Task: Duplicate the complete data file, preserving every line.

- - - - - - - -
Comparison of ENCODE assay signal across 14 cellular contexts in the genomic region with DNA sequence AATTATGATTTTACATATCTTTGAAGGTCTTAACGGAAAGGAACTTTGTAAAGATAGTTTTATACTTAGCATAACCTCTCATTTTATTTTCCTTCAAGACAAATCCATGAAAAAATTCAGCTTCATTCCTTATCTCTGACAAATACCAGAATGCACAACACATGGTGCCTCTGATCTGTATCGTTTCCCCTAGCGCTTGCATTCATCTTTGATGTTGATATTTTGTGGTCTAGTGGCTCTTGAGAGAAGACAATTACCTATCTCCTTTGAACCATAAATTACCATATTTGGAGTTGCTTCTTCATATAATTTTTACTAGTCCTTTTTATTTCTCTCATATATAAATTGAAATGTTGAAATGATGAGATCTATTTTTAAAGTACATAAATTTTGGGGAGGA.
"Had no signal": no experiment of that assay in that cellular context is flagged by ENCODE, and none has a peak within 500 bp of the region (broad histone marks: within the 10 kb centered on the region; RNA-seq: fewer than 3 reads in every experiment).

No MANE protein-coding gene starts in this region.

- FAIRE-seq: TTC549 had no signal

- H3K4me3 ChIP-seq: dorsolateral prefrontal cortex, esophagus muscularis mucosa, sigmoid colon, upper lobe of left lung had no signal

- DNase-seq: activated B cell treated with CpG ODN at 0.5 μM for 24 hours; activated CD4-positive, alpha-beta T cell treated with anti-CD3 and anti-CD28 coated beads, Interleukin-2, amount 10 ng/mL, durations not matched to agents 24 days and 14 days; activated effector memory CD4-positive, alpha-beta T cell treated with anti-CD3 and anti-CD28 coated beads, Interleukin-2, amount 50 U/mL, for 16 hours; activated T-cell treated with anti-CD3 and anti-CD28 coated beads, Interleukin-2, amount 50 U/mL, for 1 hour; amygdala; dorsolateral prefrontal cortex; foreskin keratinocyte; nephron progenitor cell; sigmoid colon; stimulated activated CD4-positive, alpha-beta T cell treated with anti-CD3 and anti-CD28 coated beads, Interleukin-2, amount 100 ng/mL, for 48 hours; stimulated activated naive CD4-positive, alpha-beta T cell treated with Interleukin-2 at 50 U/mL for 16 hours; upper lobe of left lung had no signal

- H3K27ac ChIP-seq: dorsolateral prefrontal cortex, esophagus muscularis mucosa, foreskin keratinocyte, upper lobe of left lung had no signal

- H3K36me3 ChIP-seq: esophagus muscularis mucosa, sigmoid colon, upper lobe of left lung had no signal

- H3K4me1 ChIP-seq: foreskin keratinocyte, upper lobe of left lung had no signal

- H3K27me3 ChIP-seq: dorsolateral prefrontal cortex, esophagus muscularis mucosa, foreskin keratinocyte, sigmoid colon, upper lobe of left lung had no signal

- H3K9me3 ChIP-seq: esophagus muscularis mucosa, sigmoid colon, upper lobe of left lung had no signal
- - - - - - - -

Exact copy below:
Comparison of ENCODE assay signal across 14 cellular contexts in the genomic region with DNA sequence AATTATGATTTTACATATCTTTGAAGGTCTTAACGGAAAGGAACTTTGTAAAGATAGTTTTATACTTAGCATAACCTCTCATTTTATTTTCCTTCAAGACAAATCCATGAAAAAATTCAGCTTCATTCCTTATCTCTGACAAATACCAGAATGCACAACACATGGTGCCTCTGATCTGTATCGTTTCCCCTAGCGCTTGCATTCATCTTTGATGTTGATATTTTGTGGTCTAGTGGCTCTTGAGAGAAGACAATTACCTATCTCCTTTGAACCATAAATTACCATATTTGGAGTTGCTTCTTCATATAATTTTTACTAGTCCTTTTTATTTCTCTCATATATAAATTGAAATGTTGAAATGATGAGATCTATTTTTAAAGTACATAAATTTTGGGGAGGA.
"Had no signal": no experiment of that assay in that cellular context is flagged by ENCODE, and none has a peak within 500 bp of the region (broad histone marks: within the 10 kb centered on the region; RNA-seq: fewer than 3 reads in every experiment).

No MANE protein-coding gene starts in this region.

- FAIRE-seq: TTC549 had no signal

- H3K4me3 ChIP-seq: dorsolateral prefrontal cortex, esophagus muscularis mucosa, sigmoid colon, upper lobe of left lung had no signal

- DNase-seq: activated B cell treated with CpG ODN at 0.5 μM for 24 hours; activated CD4-positive, alpha-beta T cell treated with anti-CD3 and anti-CD28 coated beads, Interleukin-2, amount 10 ng/mL, durations not matched to agents 24 days and 14 days; activated effector memory CD4-positive, alpha-beta T cell treated with anti-CD3 and anti-CD28 coated beads, Interleukin-2, amount 50 U/mL, for 16 hours; activated T-cell treated with anti-CD3 and anti-CD28 coated beads, Interleukin-2, amount 50 U/mL, for 1 hour; amygdala; dorsolateral prefrontal cortex; foreskin keratinocyte; nephron progenitor cell; sigmoid colon; stimulated activated CD4-positive, alpha-beta T cell treated with anti-CD3 and anti-CD28 coated beads, Interleukin-2, amount 100 ng/mL, for 48 hours; stimulated activated naive CD4-positive, alpha-beta T cell treated with Interleukin-2 at 50 U/mL for 16 hours; upper lobe of left lung had no signal

- H3K27ac ChIP-seq: dorsolateral prefrontal cortex, esophagus muscularis mucosa, foreskin keratinocyte, upper lobe of left lung had no signal

- H3K36me3 ChIP-seq: esophagus muscularis mucosa, sigmoid colon, upper lobe of left lung had no signal

- H3K4me1 ChIP-seq: foreskin keratinocyte, upper lobe of left lung had no signal

- H3K27me3 ChIP-seq: dorsolateral prefrontal cortex, esophagus muscularis mucosa, foreskin keratinocyte, sigmoid colon, upper lobe of left lung had no signal

- H3K9me3 ChIP-seq: esophagus muscularis mucosa, sigmoid colon, upper lobe of left lung had no signal